Saatchi's and BCRT make the C word relevant to all Kiwis with '1 in 9'

  • Advertising
  • November 10, 2010
  • StopPress Team
Saatchi's and BCRT make the C word relevant to all Kiwis with '1 in 9'

Youtube VideoThe Breast Cancer Research Trust (BCRT) certainly raised awareness with its ‘no big deal’ billboards last year. But it also raised the ire of some of those most affected by the disease. This time, however, the charity that aims to find a cure for the disease by 2018 through funding for innovative research initiatives and its agency Saatchi & Saatchi have taken a more traditional approach to putting breast cancer in the spotlight with an emotive new integrated campaign called ‘1 in 9’.

New Zealand has one of the highest rates of breast cancer diagnosis and the third highest death rate in the developed world (and, as a recent article in North & South showed, it also has a whole host of charities competing for the 'pink dollar'). The campaign brings this to life by using the current statistic that shows 1 in 9 New Zealand women will get breast cancer in their lifetime, as well as the catch phrase 'honour the living'.

One of the main barriers for the BCRT (which has recently added the word 'cure' into its masthead) is that people don’t usually recognise the charity until they’ve been touched by the illness in some way. So the communications challenge was to make breast cancer relevant to everyone.

"The idea is simple. When you think about it, 1 in 9 could easily be someone close to you," says Saatchi & Saatchi executive creative director Dylan Harrison. “By using a mix of media we ask the audience to consider the statistic in terms of all of the women they know.”

Saatchi & Saatchi group account director Natasja Barclay they didn’t want to create a sense of dread, but rather a feeling of hope and belief that a cure is possible.

"We want people to feel that by donating to BCRT they’re helping to find a solution to a problem that is likely to affect someone they know," she says.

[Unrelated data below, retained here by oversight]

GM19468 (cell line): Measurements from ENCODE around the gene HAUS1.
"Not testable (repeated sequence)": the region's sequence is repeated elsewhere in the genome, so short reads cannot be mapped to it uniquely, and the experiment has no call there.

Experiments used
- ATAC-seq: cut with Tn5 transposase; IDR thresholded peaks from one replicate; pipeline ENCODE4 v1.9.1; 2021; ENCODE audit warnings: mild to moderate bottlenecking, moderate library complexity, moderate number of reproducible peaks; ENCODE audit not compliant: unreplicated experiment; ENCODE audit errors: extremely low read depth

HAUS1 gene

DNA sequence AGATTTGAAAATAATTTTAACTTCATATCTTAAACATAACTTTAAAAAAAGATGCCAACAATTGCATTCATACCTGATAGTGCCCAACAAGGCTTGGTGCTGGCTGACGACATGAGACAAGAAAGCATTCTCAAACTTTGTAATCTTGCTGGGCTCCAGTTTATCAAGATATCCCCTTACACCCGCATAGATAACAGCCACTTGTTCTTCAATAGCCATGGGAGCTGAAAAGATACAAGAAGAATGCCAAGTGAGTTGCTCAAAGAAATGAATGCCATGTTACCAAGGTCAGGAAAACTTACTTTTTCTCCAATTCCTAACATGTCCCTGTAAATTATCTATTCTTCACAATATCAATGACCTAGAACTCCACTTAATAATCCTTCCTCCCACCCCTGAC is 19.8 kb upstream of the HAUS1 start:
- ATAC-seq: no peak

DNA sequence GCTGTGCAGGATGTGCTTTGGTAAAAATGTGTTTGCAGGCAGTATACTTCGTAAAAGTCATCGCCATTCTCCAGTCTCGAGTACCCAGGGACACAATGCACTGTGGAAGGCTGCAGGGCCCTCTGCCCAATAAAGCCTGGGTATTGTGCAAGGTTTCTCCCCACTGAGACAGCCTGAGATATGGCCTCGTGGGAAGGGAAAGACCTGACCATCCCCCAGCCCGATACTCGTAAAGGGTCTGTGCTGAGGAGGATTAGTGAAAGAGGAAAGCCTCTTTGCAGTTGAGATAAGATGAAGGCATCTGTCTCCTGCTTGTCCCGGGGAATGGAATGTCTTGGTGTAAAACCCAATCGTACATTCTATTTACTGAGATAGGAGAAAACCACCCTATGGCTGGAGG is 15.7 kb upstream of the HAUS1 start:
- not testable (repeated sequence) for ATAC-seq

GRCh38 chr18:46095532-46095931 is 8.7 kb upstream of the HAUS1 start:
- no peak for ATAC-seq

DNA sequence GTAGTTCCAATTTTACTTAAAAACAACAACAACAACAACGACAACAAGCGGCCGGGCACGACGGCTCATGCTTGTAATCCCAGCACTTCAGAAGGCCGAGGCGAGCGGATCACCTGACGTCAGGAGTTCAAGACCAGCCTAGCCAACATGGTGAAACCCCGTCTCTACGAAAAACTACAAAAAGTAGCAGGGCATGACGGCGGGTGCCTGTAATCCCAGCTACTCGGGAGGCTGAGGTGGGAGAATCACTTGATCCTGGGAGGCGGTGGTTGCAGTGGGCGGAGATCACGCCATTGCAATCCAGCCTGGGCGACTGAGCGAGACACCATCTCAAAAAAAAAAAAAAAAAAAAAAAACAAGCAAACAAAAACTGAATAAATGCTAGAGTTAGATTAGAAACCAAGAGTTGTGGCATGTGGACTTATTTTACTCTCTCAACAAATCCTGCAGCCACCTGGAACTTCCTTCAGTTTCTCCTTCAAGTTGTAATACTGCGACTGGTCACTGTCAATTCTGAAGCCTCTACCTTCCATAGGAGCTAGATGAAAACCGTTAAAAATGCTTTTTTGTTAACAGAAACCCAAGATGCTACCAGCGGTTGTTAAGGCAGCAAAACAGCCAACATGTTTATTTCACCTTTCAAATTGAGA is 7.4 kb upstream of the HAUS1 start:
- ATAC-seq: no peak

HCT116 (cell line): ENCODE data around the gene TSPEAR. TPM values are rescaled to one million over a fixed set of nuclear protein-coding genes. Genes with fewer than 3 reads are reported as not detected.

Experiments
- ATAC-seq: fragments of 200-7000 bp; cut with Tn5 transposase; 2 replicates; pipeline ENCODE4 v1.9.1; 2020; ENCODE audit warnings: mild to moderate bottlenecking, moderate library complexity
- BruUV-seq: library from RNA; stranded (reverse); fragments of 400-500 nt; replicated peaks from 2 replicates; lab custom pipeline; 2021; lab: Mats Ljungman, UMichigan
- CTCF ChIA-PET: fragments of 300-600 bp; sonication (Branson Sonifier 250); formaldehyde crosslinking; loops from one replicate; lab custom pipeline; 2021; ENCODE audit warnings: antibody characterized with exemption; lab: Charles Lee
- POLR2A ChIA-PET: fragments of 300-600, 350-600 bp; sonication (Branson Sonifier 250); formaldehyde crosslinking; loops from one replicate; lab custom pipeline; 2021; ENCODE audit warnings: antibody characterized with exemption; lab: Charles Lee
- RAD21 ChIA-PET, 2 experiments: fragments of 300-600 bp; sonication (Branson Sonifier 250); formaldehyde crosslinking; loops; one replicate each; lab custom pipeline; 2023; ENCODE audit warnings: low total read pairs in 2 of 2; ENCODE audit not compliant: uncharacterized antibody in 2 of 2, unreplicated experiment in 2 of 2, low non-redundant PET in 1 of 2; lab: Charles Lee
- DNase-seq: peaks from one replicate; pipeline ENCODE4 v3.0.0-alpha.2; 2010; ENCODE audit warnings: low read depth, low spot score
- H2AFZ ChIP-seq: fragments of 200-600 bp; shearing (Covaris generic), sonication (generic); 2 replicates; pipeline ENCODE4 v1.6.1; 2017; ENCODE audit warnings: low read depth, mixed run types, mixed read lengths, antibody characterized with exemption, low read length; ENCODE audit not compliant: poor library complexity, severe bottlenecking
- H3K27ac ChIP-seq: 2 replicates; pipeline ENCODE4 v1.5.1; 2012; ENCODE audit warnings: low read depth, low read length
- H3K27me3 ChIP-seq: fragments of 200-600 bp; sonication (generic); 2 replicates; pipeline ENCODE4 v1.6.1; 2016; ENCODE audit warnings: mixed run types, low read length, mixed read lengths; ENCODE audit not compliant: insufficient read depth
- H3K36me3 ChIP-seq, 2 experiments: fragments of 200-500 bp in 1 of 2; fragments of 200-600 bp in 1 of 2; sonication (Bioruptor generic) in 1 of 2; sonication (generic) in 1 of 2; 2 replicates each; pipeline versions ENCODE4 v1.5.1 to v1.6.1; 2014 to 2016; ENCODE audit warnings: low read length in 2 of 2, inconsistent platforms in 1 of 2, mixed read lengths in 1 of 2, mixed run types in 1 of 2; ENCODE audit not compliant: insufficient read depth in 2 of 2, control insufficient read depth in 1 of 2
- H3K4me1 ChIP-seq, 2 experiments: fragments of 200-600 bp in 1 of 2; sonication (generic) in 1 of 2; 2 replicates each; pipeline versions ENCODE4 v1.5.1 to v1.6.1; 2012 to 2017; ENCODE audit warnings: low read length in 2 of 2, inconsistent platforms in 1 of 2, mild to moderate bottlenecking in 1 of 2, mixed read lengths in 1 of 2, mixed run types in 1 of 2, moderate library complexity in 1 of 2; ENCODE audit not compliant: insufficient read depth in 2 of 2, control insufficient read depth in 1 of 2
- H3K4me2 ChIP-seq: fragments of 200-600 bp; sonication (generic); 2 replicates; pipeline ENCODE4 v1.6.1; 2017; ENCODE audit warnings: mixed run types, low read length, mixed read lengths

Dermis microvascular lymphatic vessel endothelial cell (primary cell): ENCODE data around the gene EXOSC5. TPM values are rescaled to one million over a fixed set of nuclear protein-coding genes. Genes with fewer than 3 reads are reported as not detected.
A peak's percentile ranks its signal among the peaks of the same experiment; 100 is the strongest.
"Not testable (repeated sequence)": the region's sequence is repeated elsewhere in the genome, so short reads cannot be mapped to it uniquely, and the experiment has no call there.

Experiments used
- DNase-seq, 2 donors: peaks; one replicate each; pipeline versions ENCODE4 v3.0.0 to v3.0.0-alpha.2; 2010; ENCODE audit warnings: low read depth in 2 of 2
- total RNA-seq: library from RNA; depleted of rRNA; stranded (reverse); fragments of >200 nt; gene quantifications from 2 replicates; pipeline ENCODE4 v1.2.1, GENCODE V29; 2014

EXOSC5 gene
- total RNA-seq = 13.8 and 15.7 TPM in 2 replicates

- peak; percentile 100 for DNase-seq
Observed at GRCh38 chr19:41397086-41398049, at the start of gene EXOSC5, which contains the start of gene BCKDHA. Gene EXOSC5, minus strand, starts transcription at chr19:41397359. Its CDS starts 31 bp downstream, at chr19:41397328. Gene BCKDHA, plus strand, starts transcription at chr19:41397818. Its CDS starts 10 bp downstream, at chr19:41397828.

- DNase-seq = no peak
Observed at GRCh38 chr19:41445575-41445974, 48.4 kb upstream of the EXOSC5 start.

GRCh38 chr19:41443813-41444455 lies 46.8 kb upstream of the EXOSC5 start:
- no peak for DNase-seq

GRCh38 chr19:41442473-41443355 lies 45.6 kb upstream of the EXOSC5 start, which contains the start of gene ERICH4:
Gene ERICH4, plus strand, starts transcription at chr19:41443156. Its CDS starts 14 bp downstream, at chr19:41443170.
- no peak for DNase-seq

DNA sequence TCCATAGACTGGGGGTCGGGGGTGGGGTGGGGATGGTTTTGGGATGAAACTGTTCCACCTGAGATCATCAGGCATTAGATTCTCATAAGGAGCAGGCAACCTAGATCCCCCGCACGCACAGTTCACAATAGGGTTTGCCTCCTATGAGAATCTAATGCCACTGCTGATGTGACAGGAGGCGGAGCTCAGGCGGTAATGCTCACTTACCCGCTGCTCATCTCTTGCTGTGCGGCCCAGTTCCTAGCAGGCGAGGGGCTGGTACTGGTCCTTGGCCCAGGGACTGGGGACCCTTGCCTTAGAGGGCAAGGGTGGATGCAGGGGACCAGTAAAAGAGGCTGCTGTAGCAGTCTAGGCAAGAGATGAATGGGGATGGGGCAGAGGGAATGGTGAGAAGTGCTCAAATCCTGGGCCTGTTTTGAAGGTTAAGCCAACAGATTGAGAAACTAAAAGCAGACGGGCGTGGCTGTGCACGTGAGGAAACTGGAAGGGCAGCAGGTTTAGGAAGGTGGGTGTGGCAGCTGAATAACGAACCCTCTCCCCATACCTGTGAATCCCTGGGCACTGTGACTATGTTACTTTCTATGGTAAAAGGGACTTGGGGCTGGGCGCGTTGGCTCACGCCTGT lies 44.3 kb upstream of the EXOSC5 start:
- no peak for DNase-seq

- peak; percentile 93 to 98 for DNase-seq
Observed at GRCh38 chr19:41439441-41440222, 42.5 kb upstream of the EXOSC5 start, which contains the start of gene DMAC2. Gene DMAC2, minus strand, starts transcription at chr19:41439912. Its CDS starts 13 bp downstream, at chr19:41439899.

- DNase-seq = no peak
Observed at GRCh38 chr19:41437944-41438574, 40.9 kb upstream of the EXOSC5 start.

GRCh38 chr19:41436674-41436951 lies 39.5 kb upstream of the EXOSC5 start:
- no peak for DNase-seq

The campaign includes an opt-in Facebook App that brings home the significance of the 1 in 9 statistic and invites the Facebook user to reduce the number affected by breast cancer by making a donation to BCRT.

“It’s a bold execution that will no doubt make people sit up and realise it really can be a lottery and affect all of us,” says Tony Moffatt, chief executive at BCRT says,

The print execution takes a different tack with the same statistic. While at first glance the ads look like a quiz, a sports team selection board and a government form, in actuality they are ways to invite the reader to list nine women they know and consider the possibility that one will be diagnosed with breast cancer in their lifetime.

While the campaign creative will begin to appear throughout November, the majority of activity will be in February 2011. The brand TVC is live on TV3 and is supported by TV3’s ‘The Big C’ TV programme sponsorship.

Y&R's 'Dying Old' spot for the BCRT won a Gold Film Lion at Cannes last year.


Title: Pay Your Respects
Client: Breast Cancer Cure Research Trust
Product: Breast Cancer Cure
Agency: Saatchi & Saatchi New Zealand
Executive Creative Director: Dylan Harrison
Art Directors: Carolyn Davis & Matthew Page
Copywriter: Matthew Page & Carolyn Davis
Agency Producers: Jane Oak & Loren Bradley
Account Team: Natasja Barclay & Alina Godfrey
Strategist: Tamsin McDonnell
Production Company: Film Construction
Director: Nic Finlayson
DOP: Marc Mateo
Producer: Phil Liefting
Post Production: Digital Sparks
Editor: David Coulson
Sound: Franklin Rd
Sound Producer: Stacey Thomas-Wah
Composer: Mahuia Bridgeman-Cooper

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Whittaker's divides the court of public opinion – but all for a good cause

  • Advertising
  • February 22, 2019
  • Caitlin Salter
Whittaker's divides the court of public opinion – but all for a good cause

On Monday, Whittaker’s launched its latest novelty chocolate-lolly mash up with a chocolatey answer to retro bakesale treat coconut ice. The Coconut Ice Surprise chocolate has a twist though, 20c from each block goes to Plunket – a charity which New Zealanders agree is a worthy cause. However, to relate the chocolate to the charity, Whittaker's has built the campaign around baby gender reveal parties, causing a backlash from the public who argue gender norms have expanded beyond blue for boys and pink for girls.

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